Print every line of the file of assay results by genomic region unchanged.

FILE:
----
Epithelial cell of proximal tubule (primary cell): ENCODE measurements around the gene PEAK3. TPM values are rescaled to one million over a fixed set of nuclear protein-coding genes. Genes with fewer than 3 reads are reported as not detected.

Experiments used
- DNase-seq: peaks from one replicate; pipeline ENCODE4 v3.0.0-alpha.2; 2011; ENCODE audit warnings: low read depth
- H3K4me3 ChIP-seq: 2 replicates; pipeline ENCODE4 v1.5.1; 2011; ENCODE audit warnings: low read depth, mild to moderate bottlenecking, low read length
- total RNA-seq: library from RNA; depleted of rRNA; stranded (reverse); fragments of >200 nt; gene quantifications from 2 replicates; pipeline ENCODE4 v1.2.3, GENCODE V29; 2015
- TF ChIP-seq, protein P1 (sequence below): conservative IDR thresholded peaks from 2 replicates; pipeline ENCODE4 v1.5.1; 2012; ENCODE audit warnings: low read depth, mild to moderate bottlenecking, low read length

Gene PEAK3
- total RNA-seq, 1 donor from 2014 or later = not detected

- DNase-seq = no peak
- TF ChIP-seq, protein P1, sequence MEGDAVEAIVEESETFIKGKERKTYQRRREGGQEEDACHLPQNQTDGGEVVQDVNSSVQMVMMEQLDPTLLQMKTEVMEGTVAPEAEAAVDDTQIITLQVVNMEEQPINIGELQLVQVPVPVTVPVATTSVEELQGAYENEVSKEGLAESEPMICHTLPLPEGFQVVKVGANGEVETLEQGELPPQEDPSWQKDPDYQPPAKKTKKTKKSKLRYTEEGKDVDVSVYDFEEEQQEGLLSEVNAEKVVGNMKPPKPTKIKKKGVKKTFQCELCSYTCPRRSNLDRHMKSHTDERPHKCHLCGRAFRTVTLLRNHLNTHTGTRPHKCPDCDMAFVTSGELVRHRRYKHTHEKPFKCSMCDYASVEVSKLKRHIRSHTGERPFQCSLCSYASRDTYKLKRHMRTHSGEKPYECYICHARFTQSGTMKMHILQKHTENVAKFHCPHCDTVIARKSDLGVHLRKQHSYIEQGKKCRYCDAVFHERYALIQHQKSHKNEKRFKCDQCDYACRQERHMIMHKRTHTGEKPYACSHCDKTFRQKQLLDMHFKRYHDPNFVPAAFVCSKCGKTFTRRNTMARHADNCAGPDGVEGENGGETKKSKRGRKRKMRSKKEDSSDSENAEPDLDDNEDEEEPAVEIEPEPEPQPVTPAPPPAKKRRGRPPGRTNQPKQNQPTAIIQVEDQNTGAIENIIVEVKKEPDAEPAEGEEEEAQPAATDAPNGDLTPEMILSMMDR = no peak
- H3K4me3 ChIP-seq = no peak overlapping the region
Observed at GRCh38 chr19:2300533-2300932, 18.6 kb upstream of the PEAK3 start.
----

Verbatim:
Epithelial cell of proximal tubule (primary cell): ENCODE measurements around the gene PEAK3. TPM values are rescaled to one million over a fixed set of nuclear protein-coding genes. Genes with fewer than 3 reads are reported as not detected.

Experiments used
- DNase-seq: peaks from one replicate; pipeline ENCODE4 v3.0.0-alpha.2; 2011; ENCODE audit warnings: low read depth
- H3K4me3 ChIP-seq: 2 replicates; pipeline ENCODE4 v1.5.1; 2011; ENCODE audit warnings: low read depth, mild to moderate bottlenecking, low read length
- total RNA-seq: library from RNA; depleted of rRNA; stranded (reverse); fragments of >200 nt; gene quantifications from 2 replicates; pipeline ENCODE4 v1.2.3, GENCODE V29; 2015
- TF ChIP-seq, protein P1 (sequence below): conservative IDR thresholded peaks from 2 replicates; pipeline ENCODE4 v1.5.1; 2012; ENCODE audit warnings: low read depth, mild to moderate bottlenecking, low read length

Gene PEAK3
- total RNA-seq, 1 donor from 2014 or later = not detected

- DNase-seq = no peak
- TF ChIP-seq, protein P1, sequence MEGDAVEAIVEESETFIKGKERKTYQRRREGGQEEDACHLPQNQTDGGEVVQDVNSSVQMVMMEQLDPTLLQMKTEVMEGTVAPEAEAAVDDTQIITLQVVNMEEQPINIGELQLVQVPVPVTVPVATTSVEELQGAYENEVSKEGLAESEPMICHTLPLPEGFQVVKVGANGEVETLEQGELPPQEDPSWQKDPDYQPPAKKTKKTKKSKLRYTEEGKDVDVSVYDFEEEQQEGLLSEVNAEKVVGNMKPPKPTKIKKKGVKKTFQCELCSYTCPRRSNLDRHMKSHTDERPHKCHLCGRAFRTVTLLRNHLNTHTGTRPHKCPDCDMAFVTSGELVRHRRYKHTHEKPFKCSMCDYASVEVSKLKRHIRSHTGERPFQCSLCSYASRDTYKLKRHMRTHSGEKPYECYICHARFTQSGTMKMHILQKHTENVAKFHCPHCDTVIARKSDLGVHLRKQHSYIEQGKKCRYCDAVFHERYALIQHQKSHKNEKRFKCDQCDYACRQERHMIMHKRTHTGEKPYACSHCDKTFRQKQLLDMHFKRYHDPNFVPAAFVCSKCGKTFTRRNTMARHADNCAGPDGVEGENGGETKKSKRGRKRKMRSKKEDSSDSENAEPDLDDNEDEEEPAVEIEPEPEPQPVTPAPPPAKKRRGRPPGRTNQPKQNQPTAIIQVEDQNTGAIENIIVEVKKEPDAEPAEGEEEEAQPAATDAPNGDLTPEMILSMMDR = no peak
- H3K4me3 ChIP-seq = no peak overlapping the region
Observed at GRCh38 chr19:2300533-2300932, 18.6 kb upstream of the PEAK3 start.